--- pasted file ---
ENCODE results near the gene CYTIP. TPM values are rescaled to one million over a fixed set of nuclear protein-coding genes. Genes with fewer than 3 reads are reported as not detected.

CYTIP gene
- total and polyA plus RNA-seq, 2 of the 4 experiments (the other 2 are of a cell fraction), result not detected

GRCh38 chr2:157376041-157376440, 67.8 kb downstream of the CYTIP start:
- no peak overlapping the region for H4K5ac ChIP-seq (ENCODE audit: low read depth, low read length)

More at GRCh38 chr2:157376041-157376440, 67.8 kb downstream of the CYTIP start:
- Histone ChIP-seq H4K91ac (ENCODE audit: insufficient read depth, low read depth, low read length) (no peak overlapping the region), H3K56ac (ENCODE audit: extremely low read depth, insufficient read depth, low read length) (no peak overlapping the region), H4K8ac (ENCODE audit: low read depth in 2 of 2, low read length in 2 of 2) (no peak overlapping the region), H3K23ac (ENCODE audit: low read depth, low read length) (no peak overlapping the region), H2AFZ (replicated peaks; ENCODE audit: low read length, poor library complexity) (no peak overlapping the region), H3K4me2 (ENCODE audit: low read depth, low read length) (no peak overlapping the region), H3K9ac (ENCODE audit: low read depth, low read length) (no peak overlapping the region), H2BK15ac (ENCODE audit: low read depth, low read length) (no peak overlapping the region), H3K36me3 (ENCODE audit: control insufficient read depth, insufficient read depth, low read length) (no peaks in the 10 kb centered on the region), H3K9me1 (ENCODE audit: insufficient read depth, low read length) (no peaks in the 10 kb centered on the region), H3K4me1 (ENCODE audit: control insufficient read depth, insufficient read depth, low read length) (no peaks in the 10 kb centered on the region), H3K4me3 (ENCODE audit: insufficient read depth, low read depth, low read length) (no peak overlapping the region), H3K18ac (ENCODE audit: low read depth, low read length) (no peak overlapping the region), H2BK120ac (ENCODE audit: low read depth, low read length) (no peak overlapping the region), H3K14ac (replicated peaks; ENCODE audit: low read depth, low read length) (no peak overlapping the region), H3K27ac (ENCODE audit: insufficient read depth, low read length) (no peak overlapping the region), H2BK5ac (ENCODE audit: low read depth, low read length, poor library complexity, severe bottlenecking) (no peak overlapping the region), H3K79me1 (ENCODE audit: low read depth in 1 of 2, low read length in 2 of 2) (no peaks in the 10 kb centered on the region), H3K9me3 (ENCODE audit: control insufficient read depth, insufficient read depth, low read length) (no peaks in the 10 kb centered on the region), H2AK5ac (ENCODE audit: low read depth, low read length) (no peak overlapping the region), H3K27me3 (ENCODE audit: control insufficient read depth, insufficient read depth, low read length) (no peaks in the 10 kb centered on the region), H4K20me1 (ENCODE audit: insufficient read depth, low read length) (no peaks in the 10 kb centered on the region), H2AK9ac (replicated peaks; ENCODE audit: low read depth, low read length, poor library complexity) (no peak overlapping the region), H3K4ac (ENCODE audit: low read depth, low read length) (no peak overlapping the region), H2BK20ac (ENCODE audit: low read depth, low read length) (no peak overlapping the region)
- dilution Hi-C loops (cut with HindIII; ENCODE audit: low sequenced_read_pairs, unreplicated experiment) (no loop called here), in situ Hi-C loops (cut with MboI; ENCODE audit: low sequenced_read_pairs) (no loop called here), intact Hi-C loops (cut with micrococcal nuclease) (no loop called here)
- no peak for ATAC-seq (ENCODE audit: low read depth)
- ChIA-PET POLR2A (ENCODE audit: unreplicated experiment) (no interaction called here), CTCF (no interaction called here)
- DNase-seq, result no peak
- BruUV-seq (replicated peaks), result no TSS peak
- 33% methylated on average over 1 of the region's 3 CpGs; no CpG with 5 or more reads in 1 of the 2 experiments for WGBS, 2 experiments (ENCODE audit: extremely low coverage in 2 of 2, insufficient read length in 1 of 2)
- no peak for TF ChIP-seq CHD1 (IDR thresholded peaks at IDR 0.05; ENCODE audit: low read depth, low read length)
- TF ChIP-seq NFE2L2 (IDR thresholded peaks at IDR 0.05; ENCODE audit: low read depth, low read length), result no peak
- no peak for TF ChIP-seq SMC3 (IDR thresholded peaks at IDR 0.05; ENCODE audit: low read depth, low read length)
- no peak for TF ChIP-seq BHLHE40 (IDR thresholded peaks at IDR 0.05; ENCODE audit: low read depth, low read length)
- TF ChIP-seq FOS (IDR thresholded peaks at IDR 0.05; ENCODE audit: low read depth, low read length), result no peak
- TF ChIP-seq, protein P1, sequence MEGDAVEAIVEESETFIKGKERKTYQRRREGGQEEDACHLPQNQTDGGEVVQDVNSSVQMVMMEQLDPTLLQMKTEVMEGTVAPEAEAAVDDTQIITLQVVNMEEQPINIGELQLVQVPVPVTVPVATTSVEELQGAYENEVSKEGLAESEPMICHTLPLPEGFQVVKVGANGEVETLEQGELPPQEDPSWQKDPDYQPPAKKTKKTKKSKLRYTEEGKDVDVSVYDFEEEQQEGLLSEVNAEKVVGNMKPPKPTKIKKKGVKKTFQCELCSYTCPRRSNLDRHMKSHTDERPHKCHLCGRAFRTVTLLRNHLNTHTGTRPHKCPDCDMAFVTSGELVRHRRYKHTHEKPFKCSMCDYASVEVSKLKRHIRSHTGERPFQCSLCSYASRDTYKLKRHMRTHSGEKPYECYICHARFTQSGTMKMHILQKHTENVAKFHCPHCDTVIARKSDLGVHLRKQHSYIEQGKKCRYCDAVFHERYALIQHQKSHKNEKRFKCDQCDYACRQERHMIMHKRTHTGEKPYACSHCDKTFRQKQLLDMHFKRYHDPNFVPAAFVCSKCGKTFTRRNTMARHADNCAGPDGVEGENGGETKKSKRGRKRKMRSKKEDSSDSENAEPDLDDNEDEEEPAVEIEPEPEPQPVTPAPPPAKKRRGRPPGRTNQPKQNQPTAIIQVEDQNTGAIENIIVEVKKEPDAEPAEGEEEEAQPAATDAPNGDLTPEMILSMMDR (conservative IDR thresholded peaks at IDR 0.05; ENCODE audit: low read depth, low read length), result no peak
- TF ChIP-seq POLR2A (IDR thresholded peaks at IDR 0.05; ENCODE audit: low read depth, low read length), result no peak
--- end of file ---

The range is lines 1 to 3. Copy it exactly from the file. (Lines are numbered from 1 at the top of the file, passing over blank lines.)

ENCODE results near the gene CYTIP. TPM values are rescaled to one million over a fixed set of nuclear protein-coding genes. Genes with fewer than 3 reads are reported as not detected.

CYTIP gene
- total and polyA plus RNA-seq, 2 of the 4 experiments (the other 2 are of a cell fraction), result not detected